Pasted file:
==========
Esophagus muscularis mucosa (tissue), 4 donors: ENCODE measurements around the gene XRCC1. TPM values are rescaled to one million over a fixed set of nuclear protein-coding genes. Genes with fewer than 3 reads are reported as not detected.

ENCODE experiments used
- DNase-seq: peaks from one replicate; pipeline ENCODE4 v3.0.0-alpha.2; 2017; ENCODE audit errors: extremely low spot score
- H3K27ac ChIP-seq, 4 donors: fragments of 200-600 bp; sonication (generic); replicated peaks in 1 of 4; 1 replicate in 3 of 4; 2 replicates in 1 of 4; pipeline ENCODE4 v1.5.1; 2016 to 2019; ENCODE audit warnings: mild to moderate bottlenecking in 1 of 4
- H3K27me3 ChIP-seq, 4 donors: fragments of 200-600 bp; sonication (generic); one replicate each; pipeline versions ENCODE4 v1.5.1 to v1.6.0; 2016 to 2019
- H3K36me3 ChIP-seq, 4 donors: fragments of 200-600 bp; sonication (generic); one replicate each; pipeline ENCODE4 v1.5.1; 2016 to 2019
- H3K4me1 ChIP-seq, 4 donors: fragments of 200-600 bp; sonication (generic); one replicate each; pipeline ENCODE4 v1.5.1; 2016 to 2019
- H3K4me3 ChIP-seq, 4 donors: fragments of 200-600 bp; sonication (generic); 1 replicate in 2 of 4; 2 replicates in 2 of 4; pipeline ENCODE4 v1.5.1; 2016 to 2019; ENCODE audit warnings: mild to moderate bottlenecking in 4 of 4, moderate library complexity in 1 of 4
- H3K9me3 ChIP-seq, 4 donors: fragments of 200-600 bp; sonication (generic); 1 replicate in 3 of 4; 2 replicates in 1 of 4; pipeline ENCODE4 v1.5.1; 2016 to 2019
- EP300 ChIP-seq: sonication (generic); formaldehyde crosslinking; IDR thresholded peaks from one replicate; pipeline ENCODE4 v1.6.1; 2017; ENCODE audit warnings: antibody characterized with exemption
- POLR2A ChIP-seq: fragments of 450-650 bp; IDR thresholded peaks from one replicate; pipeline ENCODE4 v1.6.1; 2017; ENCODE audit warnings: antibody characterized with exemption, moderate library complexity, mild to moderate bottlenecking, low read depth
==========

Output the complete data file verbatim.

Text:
Esophagus muscularis mucosa (tissue), 4 donors: ENCODE measurements around the gene XRCC1. TPM values are rescaled to one million over a fixed set of nuclear protein-coding genes. Genes with fewer than 3 reads are reported as not detected.

ENCODE experiments used
- DNase-seq: peaks from one replicate; pipeline ENCODE4 v3.0.0-alpha.2; 2017; ENCODE audit errors: extremely low spot score
- H3K27ac ChIP-seq, 4 donors: fragments of 200-600 bp; sonication (generic); replicated peaks in 1 of 4; 1 replicate in 3 of 4; 2 replicates in 1 of 4; pipeline ENCODE4 v1.5.1; 2016 to 2019; ENCODE audit warnings: mild to moderate bottlenecking in 1 of 4
- H3K27me3 ChIP-seq, 4 donors: fragments of 200-600 bp; sonication (generic); one replicate each; pipeline versions ENCODE4 v1.5.1 to v1.6.0; 2016 to 2019
- H3K36me3 ChIP-seq, 4 donors: fragments of 200-600 bp; sonication (generic); one replicate each; pipeline ENCODE4 v1.5.1; 2016 to 2019
- H3K4me1 ChIP-seq, 4 donors: fragments of 200-600 bp; sonication (generic); one replicate each; pipeline ENCODE4 v1.5.1; 2016 to 2019
- H3K4me3 ChIP-seq, 4 donors: fragments of 200-600 bp; sonication (generic); 1 replicate in 2 of 4; 2 replicates in 2 of 4; pipeline ENCODE4 v1.5.1; 2016 to 2019; ENCODE audit warnings: mild to moderate bottlenecking in 4 of 4, moderate library complexity in 1 of 4
- H3K9me3 ChIP-seq, 4 donors: fragments of 200-600 bp; sonication (generic); 1 replicate in 3 of 4; 2 replicates in 1 of 4; pipeline ENCODE4 v1.5.1; 2016 to 2019
- EP300 ChIP-seq: sonication (generic); formaldehyde crosslinking; IDR thresholded peaks from one replicate; pipeline ENCODE4 v1.6.1; 2017; ENCODE audit warnings: antibody characterized with exemption
- POLR2A ChIP-seq: fragments of 450-650 bp; IDR thresholded peaks from one replicate; pipeline ENCODE4 v1.6.1; 2017; ENCODE audit warnings: antibody characterized with exemption, moderate library complexity, mild to moderate bottlenecking, low read depth